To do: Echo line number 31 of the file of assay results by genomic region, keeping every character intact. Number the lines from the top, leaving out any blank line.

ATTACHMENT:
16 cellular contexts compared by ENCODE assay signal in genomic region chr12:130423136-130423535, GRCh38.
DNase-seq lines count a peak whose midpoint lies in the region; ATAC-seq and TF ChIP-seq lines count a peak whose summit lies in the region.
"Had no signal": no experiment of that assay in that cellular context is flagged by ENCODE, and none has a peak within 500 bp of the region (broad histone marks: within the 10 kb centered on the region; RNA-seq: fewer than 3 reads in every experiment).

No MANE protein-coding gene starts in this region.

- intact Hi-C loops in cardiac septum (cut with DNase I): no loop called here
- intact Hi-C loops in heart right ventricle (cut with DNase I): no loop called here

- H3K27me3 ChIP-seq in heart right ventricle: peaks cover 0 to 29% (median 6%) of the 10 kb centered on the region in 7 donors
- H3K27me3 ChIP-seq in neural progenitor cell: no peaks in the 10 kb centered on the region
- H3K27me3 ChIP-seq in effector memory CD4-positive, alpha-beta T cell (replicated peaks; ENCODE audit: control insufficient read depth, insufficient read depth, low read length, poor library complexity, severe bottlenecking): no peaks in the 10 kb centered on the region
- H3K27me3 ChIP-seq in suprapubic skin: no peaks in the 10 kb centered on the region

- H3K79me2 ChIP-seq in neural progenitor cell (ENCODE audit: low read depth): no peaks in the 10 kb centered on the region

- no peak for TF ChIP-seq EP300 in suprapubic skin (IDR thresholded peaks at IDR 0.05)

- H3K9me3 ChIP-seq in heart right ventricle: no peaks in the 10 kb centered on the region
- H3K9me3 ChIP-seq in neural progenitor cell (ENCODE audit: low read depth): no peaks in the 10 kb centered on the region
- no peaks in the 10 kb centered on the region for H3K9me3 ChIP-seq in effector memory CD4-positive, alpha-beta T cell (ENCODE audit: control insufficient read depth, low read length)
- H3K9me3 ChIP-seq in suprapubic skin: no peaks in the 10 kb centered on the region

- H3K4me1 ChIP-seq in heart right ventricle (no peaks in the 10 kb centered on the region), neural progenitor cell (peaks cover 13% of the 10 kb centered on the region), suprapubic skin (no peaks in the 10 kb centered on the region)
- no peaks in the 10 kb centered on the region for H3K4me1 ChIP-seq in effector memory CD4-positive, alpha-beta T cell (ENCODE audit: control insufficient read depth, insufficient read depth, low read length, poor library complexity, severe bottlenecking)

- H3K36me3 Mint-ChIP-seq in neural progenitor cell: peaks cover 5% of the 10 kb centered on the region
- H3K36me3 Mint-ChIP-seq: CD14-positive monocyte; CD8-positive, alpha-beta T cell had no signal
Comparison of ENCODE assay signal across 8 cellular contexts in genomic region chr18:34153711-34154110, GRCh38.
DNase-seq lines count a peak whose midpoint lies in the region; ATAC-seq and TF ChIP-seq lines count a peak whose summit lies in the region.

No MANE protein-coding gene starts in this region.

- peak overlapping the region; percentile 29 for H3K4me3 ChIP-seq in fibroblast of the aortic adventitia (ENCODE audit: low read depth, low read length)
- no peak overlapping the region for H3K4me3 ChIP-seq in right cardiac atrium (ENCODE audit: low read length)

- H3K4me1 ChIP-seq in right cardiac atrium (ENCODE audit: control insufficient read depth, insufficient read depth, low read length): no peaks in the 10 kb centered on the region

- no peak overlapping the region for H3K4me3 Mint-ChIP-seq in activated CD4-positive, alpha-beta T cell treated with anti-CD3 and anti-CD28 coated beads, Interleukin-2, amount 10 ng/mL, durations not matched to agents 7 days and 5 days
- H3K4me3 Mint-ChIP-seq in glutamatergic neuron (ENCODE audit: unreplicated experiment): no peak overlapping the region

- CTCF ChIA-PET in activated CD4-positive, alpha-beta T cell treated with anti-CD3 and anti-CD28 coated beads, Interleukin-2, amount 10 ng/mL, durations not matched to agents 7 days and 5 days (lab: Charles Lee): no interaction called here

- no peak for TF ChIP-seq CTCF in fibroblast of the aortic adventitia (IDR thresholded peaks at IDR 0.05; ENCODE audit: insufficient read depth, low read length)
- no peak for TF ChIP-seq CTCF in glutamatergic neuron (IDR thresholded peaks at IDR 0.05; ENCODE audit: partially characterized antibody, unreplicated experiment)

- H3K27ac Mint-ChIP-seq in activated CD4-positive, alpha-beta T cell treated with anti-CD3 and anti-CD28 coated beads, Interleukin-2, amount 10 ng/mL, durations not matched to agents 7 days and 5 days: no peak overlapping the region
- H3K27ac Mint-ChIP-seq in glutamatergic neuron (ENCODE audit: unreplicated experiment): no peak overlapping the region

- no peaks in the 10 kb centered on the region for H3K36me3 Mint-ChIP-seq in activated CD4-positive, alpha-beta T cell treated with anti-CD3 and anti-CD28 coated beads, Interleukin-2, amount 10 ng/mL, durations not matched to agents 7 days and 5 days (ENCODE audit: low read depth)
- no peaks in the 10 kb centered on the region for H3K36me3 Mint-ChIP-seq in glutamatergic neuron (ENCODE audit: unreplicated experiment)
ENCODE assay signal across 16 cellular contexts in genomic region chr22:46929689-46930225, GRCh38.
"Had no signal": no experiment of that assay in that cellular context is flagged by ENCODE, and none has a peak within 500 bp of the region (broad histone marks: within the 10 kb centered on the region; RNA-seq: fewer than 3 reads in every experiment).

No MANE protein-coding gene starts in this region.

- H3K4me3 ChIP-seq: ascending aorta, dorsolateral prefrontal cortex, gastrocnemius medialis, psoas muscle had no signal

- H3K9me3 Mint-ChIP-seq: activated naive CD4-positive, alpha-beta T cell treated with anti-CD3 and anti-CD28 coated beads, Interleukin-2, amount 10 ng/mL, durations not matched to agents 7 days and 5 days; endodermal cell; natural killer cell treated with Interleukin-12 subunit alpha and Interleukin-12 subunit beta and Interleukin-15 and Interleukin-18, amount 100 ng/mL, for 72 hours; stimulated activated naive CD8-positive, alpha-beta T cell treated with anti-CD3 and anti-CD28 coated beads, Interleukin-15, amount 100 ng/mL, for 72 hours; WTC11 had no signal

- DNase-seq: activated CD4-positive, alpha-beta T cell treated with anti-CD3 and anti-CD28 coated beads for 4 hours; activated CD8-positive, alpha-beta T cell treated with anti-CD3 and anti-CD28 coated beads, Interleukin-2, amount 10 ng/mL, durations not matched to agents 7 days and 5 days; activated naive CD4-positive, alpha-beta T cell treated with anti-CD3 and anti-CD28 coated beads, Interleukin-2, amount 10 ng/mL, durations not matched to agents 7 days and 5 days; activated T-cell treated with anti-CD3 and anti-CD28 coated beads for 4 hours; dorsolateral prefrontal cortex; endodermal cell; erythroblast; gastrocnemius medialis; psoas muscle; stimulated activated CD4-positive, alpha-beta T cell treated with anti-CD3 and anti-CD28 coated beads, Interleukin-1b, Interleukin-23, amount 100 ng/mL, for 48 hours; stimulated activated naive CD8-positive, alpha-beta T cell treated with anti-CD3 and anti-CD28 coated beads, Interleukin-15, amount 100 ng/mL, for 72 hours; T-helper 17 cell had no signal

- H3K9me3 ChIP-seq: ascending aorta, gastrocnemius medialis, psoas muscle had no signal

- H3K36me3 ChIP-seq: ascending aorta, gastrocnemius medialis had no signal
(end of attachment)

- no peak for TF ChIP-seq CTCF in glutamatergic neuron (IDR thresholded peaks at IDR 0.05; ENCODE audit: partially characterized antibody, unreplicated experiment)